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Two Ways to Fight Cancer: How Product Diversity Influences Innovative Approach

How a company views and approaches innovation can differ wildly depending on the fields or industries it operates within. Perhaps because of this, most companies confine their innovative efforts to a single industry or a small group of interrelated industries. The Industrial Technology Research Institute, based in Hsinchu, Taiwan, stands in stark contrast to this, producing innovations in a vast range of fields, from material science to biomedical engineering. In doing so, they have proven the ability of one company to produce innovations across industries, receiving two honors at this year’s Edison Awards. In the first international episode of the Inspiring Minds podcast, Dr. Jacob Singh Kwan Lin and Dr. Tsing Sao Chen explain how innovation is approached and executed at this highly diverse company.

Dr. Lin
Dr. Lin, Research Director of Materials Research and Development, ITRI

In the first of their two wins, ITRI took gold in the Adhesives category for their product Celluad, a product developed in part by Dr. Lin, Research Director of Materials Research and Development at the company. Made using cellulose, an organic material found in plant cell walls, this adhesive is low-cost, strong, water-resistant, and environmentally friendly. Compatible with existing manufacturing processes, Celluad provides excellent adhesion when applied to plywood, flooring, and lumber core board. Most importantly, ITRI’s adhesive is completely free of formaldehyde, a carcinogenic chemical found in the resin used to construct most artificial wooden boards. In this way, ITRI offers an adhesive solution that is effective and affordable as well as healthier for manufacturers, consumers, and the environment.

The second award ITRI received this year was bronze in Cellular Research for iKNOBEADS, the world’s first and only biomimetic magnetic beads capable of fighting cancer by stimulating, expanding, and strengthening T cells through imitation of the immune system. Dr. Chen, who worked directly on their development, explains that the knobby shape which gives iKNOBEADS their name and makes them so effective was the result of a happy accident that occurred while experimenting with different bead sizes when it was found that the addition of texture to the beads increased expansion rate. Because of this, iKNOBEADS not only fight cancer but do so with an incubation period reduced by three to four days, reducing opportunities for contamination and saving money.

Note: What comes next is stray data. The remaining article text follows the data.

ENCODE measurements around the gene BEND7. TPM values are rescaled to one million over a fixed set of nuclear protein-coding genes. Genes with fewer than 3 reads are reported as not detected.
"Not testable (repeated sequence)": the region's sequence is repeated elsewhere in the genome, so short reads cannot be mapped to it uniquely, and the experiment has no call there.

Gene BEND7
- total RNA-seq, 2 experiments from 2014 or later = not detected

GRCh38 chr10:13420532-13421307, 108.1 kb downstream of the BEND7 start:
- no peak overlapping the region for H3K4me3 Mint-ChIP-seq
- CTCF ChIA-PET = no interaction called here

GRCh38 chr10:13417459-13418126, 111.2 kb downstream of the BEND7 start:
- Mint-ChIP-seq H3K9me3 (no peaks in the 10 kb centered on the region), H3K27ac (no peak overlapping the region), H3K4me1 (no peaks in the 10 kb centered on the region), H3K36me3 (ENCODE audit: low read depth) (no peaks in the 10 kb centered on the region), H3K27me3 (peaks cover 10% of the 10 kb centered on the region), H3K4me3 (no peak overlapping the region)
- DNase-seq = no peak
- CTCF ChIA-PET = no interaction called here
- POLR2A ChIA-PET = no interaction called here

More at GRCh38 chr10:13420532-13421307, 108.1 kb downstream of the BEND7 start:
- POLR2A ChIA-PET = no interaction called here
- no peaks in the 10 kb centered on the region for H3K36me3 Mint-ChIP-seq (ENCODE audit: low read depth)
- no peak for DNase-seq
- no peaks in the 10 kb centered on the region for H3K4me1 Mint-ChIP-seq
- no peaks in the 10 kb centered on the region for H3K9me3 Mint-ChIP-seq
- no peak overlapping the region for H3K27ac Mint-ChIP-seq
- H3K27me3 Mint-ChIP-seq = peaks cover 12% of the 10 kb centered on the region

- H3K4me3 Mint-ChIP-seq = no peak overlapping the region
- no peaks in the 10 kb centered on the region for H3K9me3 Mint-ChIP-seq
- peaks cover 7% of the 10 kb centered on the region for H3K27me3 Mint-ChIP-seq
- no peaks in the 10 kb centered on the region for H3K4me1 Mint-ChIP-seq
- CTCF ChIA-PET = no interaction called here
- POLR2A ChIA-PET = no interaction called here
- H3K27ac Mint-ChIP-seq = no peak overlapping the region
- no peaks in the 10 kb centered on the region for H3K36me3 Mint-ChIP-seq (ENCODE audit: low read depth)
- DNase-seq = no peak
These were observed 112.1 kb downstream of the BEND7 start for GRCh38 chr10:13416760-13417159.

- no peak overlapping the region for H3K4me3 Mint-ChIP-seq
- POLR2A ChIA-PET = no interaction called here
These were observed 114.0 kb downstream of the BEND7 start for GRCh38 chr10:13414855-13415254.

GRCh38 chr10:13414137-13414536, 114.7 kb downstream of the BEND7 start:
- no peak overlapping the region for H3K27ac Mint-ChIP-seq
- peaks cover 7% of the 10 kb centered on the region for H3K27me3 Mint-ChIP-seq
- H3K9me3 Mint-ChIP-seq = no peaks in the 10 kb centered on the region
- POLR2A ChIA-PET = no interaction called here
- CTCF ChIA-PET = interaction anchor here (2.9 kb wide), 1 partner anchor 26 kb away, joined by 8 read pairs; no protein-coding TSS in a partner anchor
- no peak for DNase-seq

At ITRI, innovation is viewed as a process that must be curtailed by commercialization. Projects begin in feasibility testing and move beyond this point only if this testing returns positive results. According to Dr. Lin, the development of a new product at ITRI follows a general six-step path, which he outlines using Celluad as an example. This process begins with the identification of needs within a particular market or within society in general. The most important role innovation plays in this world is to respond to human needs and improve the quality of life. Approaching development as a direct response to those needs ensures that the resulting product fulfills this important role, while also guaranteeing a place on the market for that product. Celluad’s development began as a response to the high amounts of formaldehyde released from most artificial wooden boards intended for construction or decorative purposes, like plywood and particleboard. Formaldehyde is a colorless gas that, in high concentrations, is known to cause cancer and other serious health issues. In plywood and other artificial boards, this gas is released from adhesives within the boards that are made using urea-formaldehyde.